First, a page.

Sunday, October 30, 2011

Archibald Greer - Occupation

I was looking at Matthew Greer's Marriage certificate which I wrote about yesterday. And I was trying to read his father's occupation. Here is a the part of the marriage certificate that has that:>

It looks like Rank on Professor Farmer. So does that mean he is a Professor and a Farmer or a Professor of Farming. Or perhaps it says he is a Professional Farmer. If so, how does that differ from an ordinary farmer (see Thomas Allinghams's entry).

If anyone wants to see the whole certificate, here it is. Because my scanner was smaller than the paper,it is in 2 overlapping pages. Oddly, the last column is not supposed to be occupation but that seems to be what is there.

Any suggestions welcome.

Saturday, October 29, 2011

Matthew GREER of Sligo, Ireland - son of Archibald GREER

Matthew GREER was probably born in Scotland around 1816. The first we know of him was having a child in Scotland. But he later lived in Ireland and it is certainly possible that these Greers were living in Ireland but Matthew had moved to Scotland for some reason and then moved back.

William GREER was born c 1849 in Scotland according to his death certificate. William's mother was Jane BURKARD and his father was Matthew GREER.

Next thing I know, Matthew is a widower, living in Sligo, Ireland and getting married again. (I assume that Jane had died but there certainly are other possibilities.)

On 23 Feb 1854, he married Ruth ALLINGHAM of Glencar in the parish church of Glenlough, Co Leitrim. He is listed as a shoemaker on the certificate. His residence is Sligo. He is listed as a widower. His father is listed as Archibald GREER. Ruth's father is Thomas ALLINGHAM a farmer in Glencar. Glencar lake straddles the Sligo / Leitrim border. It is close to the road from Sligo to Manorhamilton.

Unfortunately the marriage certificate just listed both Matthew and Ruth as being of full age. So I have nothing that indicates when Ruth was born. And only an estimate of Matthew's birth year from his a death certificate.

I have a death certificate for Matthew who died 29 Jan 1875 which gives his age as 58. On the certificate his residence is Ballinode, Sligo and his occupation is letter carrier. Both that residence and occupation are also found in birth certificates of his children.

The known children and birth dates are: John (c 1860), Jane or Jennie (c 1861), Elizabeth or Lizzie (16 Oct 1862), Letitia (27 April 1866), Sarah (30 March 1868), Ruth (14 Jan 1870), Rebecca (29 Aug 1872) Matthew (24 Sept 1874).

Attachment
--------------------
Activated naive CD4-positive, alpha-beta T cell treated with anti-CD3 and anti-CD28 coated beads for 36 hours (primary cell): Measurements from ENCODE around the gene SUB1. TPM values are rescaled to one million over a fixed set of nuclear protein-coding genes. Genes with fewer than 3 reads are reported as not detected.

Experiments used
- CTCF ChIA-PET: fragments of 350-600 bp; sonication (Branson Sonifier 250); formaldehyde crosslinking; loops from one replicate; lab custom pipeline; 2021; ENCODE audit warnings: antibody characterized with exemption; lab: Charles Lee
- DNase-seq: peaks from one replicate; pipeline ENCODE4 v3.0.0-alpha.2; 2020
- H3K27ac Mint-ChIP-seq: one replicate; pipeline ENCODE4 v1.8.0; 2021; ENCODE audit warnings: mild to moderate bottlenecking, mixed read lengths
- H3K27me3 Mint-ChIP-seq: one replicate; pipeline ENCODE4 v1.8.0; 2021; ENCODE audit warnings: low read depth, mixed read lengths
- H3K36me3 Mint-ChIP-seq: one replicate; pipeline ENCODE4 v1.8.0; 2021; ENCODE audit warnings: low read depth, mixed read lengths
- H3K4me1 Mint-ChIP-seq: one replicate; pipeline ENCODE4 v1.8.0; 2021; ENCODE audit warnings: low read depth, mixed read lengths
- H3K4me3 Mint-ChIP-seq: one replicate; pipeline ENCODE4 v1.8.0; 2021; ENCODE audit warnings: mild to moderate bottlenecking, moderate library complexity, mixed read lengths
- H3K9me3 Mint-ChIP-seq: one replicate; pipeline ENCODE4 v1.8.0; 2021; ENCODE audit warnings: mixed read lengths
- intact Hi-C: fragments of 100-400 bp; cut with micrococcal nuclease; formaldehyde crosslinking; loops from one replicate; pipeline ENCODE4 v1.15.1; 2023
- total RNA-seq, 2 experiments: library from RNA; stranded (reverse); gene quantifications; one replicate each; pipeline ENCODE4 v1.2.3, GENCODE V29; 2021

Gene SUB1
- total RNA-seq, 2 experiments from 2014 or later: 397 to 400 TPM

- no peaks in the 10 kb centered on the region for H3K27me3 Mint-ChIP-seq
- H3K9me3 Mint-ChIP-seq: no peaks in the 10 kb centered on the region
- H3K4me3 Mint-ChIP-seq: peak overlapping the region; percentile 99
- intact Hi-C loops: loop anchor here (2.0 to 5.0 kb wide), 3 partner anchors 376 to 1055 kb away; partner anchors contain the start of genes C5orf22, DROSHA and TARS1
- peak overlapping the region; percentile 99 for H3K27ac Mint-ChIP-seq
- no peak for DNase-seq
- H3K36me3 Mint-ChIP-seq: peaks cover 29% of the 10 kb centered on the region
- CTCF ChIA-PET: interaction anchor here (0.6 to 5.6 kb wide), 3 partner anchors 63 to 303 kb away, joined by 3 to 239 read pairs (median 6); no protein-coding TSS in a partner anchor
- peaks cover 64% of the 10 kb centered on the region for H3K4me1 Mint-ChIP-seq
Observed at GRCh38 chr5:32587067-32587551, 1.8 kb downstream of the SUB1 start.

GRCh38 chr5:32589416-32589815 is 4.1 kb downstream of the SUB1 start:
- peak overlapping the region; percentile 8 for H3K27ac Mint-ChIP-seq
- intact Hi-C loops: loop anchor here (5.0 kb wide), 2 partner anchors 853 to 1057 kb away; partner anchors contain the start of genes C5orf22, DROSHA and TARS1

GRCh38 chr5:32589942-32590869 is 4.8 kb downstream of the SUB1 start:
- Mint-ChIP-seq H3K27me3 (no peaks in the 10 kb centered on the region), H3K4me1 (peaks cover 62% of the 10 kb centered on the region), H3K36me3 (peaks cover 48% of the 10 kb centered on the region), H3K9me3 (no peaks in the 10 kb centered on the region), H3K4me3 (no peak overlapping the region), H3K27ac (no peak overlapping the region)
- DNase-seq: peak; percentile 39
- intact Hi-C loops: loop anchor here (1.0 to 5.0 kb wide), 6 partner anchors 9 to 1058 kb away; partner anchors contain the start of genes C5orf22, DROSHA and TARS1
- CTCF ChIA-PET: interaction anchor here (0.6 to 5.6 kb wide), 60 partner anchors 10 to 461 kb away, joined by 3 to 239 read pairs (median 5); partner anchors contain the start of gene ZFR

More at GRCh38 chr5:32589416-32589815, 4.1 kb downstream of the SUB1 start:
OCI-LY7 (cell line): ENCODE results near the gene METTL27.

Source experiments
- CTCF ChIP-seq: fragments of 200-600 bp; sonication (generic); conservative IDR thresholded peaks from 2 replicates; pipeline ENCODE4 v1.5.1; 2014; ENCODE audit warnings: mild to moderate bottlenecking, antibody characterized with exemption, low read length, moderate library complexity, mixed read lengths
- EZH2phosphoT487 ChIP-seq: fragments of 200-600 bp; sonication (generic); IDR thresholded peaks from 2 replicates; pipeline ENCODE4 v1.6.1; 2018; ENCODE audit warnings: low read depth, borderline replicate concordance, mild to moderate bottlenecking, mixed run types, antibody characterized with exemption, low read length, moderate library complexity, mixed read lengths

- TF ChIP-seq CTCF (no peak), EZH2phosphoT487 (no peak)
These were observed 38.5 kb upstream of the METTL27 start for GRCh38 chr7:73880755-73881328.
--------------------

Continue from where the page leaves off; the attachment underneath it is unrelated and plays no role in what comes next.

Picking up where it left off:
I’d love to hear from anyone who think they may be connected to this family or has answers for either of these questions:

1. Leticia’s 1866 birth certificate gives place of residence as Ballinode Cottage in the Parish of Calry. Has anyone heard of Ballinode cottage?

2. The child Matthew birth certificate shows a residence of Rath Quarter, Sligo but the death cert of the father is 4 months later and shows a residence of Ballinode. Looking at a map of Sligo it looks like these 2 places are close together but not the same.
Is it more likely that: they lived in Ballinode for the births from 1866-1872, moved to Rath Quarter for the 1874 birth and then back to Ballinode; OR the places were very close together and Ballinode and Rath Quarter may have been used for the same place?

Saturday, September 3, 2011

Irish deeds

If you have ancestors who may have owned or leased property in Ireland you may want to check out the Registry of Deeds Index Project. There are over 70,000 records indexed now and more to come. The index is searchable by name, location, and various other ways. This is a real resource for those of us with an interest in Irish genealogy.

Friday, September 2, 2011

Free Immigration Collection at Ancestry

Periodically Ancestry allows free access to part of their records for a limited time. This week (thought Sept 5), you will find free access to their Immigration Collection. Have a look.

Immigration Collection

Thursday, August 25, 2011

Irish Gleanings

I ran across a new website today called Irish Gleanings at

It is extracted information from hundreds of Irish migrants derived from US State Department records at the US National Archives.  You might find a place or date on that elusive ancestor.

The site is well worth a look and I have add a link to it to my Irish Genealogy links page at